Brand-X, Final Thoughts

At many points in our life, we end up in relationships which are dysfunctional, and mutually destructive. We are well aware that we should put an end to it, but we still hope against hope, that things just might work out. But in real life they don’t. Same is the case with the Brand-X case, and how little ISPs feel about their right to carriage on cable companies networks. They don’t want the status quo to end, but it must. The courts, as in life, decided to pull that trigger, and decided for once and all.
I know folks like Jeff Pulver are might upset at this decision, but lets take a saner view. If you are an American, you know strangely enough, the US Supreme Court did the right thing – they deferred to an agency, in this case FCC, which knows better about a specific industry. It has done so in the past, my legal friends tell me.

Carol Mattey, formerly of the Federal Communications Commission (where she served as deputy chief of the Wireline Competition Bureau) and now a director in the Deloitte & Touche Regulatory Consulting Practice pointed out that when FCC adopted the decision to label cable modem an information service, its intention was to accelerate the facilities based competition. What that means – if you want to sell high speed broadband, you better build your own networks.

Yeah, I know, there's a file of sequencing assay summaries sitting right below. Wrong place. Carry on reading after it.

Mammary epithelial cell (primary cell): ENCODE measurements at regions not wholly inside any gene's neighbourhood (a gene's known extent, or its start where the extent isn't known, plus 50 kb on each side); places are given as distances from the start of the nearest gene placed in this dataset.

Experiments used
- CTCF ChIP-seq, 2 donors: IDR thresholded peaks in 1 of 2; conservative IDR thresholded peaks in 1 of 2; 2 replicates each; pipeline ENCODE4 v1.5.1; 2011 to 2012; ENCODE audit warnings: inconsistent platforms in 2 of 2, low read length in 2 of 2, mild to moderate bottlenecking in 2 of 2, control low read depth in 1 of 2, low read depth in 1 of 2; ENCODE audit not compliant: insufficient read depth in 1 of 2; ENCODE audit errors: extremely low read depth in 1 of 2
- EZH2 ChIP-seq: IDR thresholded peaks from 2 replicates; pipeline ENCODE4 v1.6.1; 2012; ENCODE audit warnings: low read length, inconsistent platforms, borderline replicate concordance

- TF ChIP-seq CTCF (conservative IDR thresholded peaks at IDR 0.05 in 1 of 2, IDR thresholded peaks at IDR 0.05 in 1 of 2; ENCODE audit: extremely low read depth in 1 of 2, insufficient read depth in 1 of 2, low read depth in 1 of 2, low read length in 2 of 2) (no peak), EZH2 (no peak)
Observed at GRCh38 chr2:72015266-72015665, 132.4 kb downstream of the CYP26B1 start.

But what about the competition and the greater consumer good? “I think there is hope on the part of the commission is that cable companies and phone companies will compete with each other,” she says. I thought about it, and well she does have a point. The two parties are like Kane and Abel, and hate each other. Perhaps they will do strange things, and competition will happen. “It basically means that companies will have to invest in broadband,” says Mattey.
The flip-side is that now companies will have to figure out a way to build their own networks. Fixed Wireless, will finally have a reason to live, and Earthlink, instead of being parasitic will end up owning its own networks, or helping munis build their networks. Entrepreneurial companies will, and must come up with a way to get around this. Hey who knows – maybe someone can finally see the hidden value in the work done by TowerStream and NextWeb. This is actually good news for Covad, which apparently is the only game in town when it comes to facilities based broadband compeittion. I can bet you that phone companies will get their own lobbying efforts going and get the small ISPs thrown off their wires as well.
Owning facilities is the way to go – Craig McCaw figured it out and that is why he is building Clearwire on his own spectrum. I think the Brand-X decision is really bad news for the television companies who I believe are spectrum squatters. They will and should be forced to vacate the spectrum which could be put to better use. Increasingly no one seems to care about the drivel they serve up day in day out. FCC, will fail us if it cannot get the citizens the spectrum they so desperately need to deploy wireless broadband.
But whatever happens in the future, the status quo of Brand-X is over. Lets move on!